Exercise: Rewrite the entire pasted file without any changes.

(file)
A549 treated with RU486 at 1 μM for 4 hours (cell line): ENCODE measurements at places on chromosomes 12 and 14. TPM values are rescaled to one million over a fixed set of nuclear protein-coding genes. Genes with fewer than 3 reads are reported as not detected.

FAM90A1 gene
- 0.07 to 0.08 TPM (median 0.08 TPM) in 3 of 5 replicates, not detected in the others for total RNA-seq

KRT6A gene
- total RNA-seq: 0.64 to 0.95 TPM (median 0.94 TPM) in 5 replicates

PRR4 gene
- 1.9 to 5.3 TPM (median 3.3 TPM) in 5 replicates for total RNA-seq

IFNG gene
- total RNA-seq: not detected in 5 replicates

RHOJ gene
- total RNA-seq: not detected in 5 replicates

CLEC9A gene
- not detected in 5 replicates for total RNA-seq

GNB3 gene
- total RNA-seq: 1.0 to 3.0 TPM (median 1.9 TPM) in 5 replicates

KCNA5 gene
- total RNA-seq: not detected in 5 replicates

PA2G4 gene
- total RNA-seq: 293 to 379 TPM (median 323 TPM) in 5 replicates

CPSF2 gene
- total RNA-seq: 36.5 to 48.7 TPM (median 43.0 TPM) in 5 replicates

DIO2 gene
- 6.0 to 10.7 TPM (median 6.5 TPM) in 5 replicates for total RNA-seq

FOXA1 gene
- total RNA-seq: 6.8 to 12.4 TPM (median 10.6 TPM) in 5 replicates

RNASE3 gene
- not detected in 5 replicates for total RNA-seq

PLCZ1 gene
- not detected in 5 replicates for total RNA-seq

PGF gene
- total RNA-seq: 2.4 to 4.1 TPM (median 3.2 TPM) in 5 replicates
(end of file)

A549 treated with RU486 at 1 μM for 4 hours (cell line): ENCODE measurements at places on chromosomes 12 and 14. TPM values are rescaled to one million over a fixed set of nuclear protein-coding genes. Genes with fewer than 3 reads are reported as not detected.

FAM90A1 gene
- 0.07 to 0.08 TPM (median 0.08 TPM) in 3 of 5 replicates, not detected in the others for total RNA-seq

KRT6A gene
- total RNA-seq: 0.64 to 0.95 TPM (median 0.94 TPM) in 5 replicates

PRR4 gene
- 1.9 to 5.3 TPM (median 3.3 TPM) in 5 replicates for total RNA-seq

IFNG gene
- total RNA-seq: not detected in 5 replicates

RHOJ gene
- total RNA-seq: not detected in 5 replicates

CLEC9A gene
- not detected in 5 replicates for total RNA-seq

GNB3 gene
- total RNA-seq: 1.0 to 3.0 TPM (median 1.9 TPM) in 5 replicates

KCNA5 gene
- total RNA-seq: not detected in 5 replicates

PA2G4 gene
- total RNA-seq: 293 to 379 TPM (median 323 TPM) in 5 replicates

CPSF2 gene
- total RNA-seq: 36.5 to 48.7 TPM (median 43.0 TPM) in 5 replicates

DIO2 gene
- 6.0 to 10.7 TPM (median 6.5 TPM) in 5 replicates for total RNA-seq

FOXA1 gene
- total RNA-seq: 6.8 to 12.4 TPM (median 10.6 TPM) in 5 replicates

RNASE3 gene
- not detected in 5 replicates for total RNA-seq

PLCZ1 gene
- not detected in 5 replicates for total RNA-seq

PGF gene
- total RNA-seq: 2.4 to 4.1 TPM (median 3.2 TPM) in 5 replicates